A person writing a prescription. Use of testosterone boosters has increased.

If you’re a man of a certain age, you’ve probably noticed all the ads for supplemental testosterone, hinting that taking the male hormone could cure all that ails you, from waning sexual performance to dwindling muscle mass and strength.

And the ads have been working: The number of prescriptions written for testosterone have skyrocketed by more than 300 percent since 2001, reaching 7.2 million in 2013, according to a report published in 2016. Another study, published in JAMA in 2017, found that between 2009 and 2013, testosterone testing and treatment rose substantially in areas of the U.S. where such ads were very common.

An estimated 70 percent of these prescriptions for testosterone boosters are written for men between ages 40 and 60, though a study published in 2017 in the Journal of Urology found a fourfold increase in the rate of testosterone use among 18- to 45-year-old men between 2003 and 2013.

Other research suggests that all those prescriptions are good for the drug companies that make and sell the pills: Testosterone sales topped $2.2 billion in 2013, according to a 2017 editorial in JAMA.

But is extra testosterone good for you, too?

The Testosterone Problem

Although some men who take testosterone report better sexual function, most don’t. That’s in part because erectile dysfunction usually stems from low blood flow to the penis, caused by high cholesterol levels or high blood pressure, not low testosterone, according to the American Urological Association.

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And taking a testosterone booster doesn’t improve physical stamina or energy, either, according to a 2016 study of men 65 and older funded by the National Institutes of Health.

“My patients come in all the time asking for it after seeing all the direct-to-consumer ads telling them they absolutely need to take it,” says Adam Cifu, M.D., a professor of medicine at the University of Chicago and co-author of “Ending Medical Reversal.”

“Since there is so much demand, physicians feel pressure to prescribe it not to lose patients.” Some doctors may believe what Cifu calls “marketing hype­—that testosterone will make a 60-year-old man with slightly low testosterone feel better. But it’s medicalizing natural aging.”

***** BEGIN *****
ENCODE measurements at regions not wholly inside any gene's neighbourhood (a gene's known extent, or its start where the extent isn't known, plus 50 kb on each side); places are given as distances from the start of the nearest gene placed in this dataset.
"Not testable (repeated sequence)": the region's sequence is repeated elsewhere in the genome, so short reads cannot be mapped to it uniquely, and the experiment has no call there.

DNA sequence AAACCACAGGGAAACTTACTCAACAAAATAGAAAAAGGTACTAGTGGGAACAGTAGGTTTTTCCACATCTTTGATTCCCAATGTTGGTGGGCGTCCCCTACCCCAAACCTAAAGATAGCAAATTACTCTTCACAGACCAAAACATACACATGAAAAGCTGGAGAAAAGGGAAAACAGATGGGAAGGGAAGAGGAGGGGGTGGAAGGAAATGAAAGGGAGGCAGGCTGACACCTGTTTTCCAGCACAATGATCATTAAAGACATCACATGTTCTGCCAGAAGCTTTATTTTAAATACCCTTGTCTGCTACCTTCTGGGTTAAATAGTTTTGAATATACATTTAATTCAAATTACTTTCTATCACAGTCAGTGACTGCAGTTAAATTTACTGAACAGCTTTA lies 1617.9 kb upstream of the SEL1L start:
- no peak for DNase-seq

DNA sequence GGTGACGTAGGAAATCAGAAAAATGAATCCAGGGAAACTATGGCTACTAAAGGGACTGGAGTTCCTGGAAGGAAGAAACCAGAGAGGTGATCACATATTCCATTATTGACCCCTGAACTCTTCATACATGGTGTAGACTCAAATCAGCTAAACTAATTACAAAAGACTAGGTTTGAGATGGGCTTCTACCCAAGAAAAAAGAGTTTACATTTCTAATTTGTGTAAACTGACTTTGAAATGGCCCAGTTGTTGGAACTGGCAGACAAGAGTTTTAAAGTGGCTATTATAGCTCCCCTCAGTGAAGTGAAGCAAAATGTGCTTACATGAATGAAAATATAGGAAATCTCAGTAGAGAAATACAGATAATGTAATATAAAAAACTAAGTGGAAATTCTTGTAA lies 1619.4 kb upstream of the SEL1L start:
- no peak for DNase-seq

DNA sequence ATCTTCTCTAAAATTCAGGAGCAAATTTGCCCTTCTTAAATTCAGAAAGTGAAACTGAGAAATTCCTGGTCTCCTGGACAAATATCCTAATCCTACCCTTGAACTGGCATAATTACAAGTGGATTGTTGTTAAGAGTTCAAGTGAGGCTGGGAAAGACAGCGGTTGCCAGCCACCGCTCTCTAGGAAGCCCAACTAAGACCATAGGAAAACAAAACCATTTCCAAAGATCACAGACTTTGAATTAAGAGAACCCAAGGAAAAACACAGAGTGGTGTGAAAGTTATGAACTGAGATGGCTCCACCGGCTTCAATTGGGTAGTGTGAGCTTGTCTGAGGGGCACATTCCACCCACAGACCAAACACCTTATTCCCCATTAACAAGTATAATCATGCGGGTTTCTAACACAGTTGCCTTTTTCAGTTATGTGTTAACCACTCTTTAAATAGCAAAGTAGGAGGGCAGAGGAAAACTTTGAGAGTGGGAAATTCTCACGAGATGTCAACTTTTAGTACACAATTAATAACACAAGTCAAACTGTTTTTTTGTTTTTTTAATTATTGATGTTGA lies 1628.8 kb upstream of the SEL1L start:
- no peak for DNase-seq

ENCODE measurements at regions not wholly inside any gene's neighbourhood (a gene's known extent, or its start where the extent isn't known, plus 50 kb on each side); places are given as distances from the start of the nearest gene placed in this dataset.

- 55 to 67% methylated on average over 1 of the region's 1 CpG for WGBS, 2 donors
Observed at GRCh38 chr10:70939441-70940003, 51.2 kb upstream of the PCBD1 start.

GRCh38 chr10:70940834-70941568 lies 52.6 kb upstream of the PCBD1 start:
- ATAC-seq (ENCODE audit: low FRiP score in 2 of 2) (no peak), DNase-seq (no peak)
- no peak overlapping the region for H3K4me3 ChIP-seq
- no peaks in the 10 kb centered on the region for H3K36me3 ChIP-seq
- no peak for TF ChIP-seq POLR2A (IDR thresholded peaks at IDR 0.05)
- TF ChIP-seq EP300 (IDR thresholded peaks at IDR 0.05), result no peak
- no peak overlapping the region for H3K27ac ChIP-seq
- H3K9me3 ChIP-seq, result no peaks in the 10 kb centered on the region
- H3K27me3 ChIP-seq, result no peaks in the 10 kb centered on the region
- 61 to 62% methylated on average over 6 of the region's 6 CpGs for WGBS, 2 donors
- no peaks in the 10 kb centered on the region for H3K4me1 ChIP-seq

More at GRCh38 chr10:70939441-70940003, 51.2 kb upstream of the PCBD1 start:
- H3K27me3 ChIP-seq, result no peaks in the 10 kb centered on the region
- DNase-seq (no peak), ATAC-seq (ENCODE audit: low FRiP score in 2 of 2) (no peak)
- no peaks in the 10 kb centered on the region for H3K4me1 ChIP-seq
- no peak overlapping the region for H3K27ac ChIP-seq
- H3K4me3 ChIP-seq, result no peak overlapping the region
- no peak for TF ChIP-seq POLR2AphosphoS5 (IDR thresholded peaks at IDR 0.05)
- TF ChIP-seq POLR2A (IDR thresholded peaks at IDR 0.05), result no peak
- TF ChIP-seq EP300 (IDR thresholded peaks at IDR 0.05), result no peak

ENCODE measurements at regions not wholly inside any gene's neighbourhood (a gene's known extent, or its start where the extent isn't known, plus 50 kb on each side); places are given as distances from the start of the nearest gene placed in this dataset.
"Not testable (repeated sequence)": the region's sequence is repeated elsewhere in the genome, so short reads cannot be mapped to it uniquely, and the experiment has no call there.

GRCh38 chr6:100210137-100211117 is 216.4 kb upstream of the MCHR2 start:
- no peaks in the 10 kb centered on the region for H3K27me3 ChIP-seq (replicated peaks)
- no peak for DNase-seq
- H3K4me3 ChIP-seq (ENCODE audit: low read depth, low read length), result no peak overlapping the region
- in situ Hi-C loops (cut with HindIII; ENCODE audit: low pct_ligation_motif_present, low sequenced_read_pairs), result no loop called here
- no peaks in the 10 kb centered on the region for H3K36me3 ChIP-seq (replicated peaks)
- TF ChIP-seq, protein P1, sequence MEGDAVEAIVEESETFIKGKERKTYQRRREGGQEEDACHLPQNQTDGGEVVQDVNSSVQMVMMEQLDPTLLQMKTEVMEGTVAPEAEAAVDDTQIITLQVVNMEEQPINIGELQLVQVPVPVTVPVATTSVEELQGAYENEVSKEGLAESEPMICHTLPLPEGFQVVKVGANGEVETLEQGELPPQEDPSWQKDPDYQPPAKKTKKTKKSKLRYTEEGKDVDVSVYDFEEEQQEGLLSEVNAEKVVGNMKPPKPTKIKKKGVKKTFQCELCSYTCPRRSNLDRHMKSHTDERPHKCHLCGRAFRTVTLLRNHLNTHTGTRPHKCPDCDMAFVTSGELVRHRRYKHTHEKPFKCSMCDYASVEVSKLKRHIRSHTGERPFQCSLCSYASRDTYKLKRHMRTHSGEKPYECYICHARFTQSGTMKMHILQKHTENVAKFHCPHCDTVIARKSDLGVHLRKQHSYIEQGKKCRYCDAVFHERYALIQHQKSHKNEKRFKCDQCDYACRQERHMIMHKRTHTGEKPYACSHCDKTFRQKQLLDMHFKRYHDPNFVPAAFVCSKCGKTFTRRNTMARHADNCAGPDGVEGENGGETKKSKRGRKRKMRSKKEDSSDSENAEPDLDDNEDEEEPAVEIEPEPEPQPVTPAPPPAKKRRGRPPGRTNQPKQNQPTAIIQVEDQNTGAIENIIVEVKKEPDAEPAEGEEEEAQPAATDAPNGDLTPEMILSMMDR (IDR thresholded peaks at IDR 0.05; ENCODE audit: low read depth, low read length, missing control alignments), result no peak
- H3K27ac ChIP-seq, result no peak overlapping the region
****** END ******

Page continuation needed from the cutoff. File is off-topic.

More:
Real Risks

Most older men won’t feel better or see health benefits from taking a testosterone booster. In fact, older men who are prescribed it may have a higher risk of dying from any disease as well as from a heart attack or stroke, according to several published studies and the Food and Drug Administration.

Other research suggests that testosterone boosters might fuel the growth of prostate cancer, and reduce sperm counts. Established risks include blood clots in the legs, sleep apnea, an enlarged prostate, enlarged or painful breasts, and swollen feet or ankles.

In addition, the gel forms of testosterone, applied under your arm or on your upper arm and shoulder, can be transferred to others if you don’t wash the area after applying it. Children exposed to the hormone have experienced enlargement of the penis or clitoris, growth of pubic hair, increased libido, and aggressive behavior. Women can experience acne and the growth of body hair and, if they are pregnant or breastfeeding, can transfer the hormone to their babies.

What to Do Instead

If you’re feeling as though you have low energy or are having sexual problems, don’t assume that low testosterone is the cause or that a testosterone booster is the solution. 

Stress, lack of sleep or exercise, and feelings about your partner can also sap your vim and vigor. Plus, diabetes, obesity, and pituitary tumors can contribute to low testosterone, as can some drugs. So they should be ruled out first.

“There’s nothing romantic or age-defying about a drug that comes with long-term risks to you and the people you live with,” says Marvin M. Lipman, M.D., Consumer Reports’ chief medical adviser.

Instead, try safer ways to bring back that lovin’ feeling: Eat right, exercise, reduce stress, and have a long talk with your partner and your doctor. If you start treatment, reassess after a few months and watch for worrisome side effects in you and those around you.

Additional reporting by Chris Hendel.